I have been experimenting with an inexpensive digital microscope to see if I can get photos of the scratch marks made on the edge of a scythe blade by all the different whetstones I sell. I would like to be able to see how the different stones compare in their effects on the edge. I peened one of my older Fux Gartensense blades, to where the edge would deflect fairly easily when a thumbnail was pressed up against it. I could not capture the amount of deflection in the photo above, so you will have to take my word for it. It was a nicely peened edge, though not quite as thin as the one in the video. I wanted the edge to be thick enough not to get chewed away by the coarser stones.
Next I marked off 8 sections with some tape, and then I proceeded to hone each section with a different scythe stone. You can see photos of the whetstones I used on my Whetstones page. I honed each section bench-style, with a diagonal, rolling, grinding motion, on the bevel side only, until each stone had raised a burr.. I removed the burr by honing on the back (underside) of the blade, honing towards the edge with the flat side of the stone, to cut off the burr without raising another one on the bevel side. Next I wiped all the sludge off the blade with a wet paper towel and then dried it with a paper towel.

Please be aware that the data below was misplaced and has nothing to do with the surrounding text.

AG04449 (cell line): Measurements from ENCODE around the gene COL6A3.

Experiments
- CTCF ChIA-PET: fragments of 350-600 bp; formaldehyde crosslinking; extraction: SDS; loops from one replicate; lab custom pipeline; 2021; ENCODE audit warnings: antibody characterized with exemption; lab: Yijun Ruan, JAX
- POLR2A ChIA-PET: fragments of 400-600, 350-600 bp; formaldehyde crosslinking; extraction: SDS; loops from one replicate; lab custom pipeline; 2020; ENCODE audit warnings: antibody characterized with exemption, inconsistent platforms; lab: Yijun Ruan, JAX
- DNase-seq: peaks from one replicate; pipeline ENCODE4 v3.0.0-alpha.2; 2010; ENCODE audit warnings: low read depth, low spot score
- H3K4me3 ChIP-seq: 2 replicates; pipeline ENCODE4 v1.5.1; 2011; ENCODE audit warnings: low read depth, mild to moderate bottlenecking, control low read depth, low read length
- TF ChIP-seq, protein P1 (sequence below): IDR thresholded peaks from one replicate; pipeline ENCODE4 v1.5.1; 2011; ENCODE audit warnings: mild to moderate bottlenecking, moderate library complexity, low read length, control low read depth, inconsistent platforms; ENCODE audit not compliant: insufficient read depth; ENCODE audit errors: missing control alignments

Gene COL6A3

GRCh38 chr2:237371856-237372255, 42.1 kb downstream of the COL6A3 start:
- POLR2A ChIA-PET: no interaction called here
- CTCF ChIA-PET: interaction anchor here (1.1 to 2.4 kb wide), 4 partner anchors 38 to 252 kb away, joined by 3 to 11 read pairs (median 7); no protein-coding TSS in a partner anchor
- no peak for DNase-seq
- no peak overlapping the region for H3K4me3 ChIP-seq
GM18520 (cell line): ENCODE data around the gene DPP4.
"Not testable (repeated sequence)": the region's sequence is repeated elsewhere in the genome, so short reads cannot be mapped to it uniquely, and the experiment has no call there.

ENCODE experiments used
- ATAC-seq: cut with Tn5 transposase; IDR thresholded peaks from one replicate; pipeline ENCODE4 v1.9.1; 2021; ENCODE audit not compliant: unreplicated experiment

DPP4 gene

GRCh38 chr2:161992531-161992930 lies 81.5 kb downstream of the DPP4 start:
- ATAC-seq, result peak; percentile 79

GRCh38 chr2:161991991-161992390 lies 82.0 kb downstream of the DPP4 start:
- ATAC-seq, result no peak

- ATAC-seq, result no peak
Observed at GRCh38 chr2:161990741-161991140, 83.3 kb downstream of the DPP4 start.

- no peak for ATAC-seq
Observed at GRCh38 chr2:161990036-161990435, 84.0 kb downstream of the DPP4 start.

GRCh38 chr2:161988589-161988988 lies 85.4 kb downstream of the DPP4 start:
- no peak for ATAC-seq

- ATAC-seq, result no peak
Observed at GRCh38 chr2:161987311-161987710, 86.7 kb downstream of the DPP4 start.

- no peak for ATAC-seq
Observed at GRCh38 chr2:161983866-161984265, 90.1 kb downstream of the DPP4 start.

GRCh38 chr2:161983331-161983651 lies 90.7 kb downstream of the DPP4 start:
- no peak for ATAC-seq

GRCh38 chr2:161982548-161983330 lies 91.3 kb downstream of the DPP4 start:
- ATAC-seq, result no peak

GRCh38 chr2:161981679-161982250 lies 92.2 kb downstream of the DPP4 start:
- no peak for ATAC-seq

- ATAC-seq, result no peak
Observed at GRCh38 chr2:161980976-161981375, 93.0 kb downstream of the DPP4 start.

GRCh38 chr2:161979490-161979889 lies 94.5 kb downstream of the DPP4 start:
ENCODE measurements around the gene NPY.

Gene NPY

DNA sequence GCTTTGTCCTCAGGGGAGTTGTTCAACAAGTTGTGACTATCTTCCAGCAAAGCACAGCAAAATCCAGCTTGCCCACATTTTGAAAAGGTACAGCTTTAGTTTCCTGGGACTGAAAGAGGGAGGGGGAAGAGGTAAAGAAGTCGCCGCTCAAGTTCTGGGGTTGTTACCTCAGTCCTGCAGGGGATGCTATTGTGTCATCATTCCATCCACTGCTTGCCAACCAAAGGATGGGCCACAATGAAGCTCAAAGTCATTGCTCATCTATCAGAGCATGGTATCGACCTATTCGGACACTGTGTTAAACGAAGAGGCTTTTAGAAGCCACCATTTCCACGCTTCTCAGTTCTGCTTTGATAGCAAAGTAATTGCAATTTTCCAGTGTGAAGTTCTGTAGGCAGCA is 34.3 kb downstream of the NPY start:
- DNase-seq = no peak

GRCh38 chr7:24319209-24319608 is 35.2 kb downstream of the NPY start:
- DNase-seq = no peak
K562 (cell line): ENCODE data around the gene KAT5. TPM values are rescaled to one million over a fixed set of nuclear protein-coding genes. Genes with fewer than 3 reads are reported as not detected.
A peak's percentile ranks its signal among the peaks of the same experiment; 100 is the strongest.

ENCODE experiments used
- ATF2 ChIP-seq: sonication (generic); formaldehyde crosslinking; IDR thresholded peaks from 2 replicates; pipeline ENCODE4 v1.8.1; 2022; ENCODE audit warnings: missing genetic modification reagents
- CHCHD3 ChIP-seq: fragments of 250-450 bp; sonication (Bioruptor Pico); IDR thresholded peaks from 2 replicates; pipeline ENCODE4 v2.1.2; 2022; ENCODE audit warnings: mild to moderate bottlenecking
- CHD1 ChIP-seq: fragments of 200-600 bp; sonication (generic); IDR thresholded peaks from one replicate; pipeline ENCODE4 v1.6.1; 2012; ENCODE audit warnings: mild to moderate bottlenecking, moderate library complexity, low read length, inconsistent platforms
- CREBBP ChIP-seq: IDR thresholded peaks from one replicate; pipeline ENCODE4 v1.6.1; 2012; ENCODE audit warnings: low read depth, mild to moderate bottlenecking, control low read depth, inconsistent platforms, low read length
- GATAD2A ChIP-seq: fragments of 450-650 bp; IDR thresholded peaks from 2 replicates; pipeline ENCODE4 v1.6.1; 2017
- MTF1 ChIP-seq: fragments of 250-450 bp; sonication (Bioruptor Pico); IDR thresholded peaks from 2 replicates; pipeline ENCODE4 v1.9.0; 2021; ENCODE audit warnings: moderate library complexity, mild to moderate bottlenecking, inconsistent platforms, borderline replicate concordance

Next I set the blade on a micrometer calibration ruler, and proceeded to try and take pictures of each section. The small lines in the scale are o.1 mm apart. The long lines are 1 mm apart.
Let's take a look. Below are the photos of the grit marks made by the whetstones, starting from the coarsest to the finest.
What can we conclude?
These microscope photos are a bit one dimensional. (Well, technically two.). I already know from experience which stones I think work the best. It is very difficult to photograph shiny metal edges to tell how sharp they are, but these photos do reveal the amount of tooth or scratch pattern, that they impart to the edge.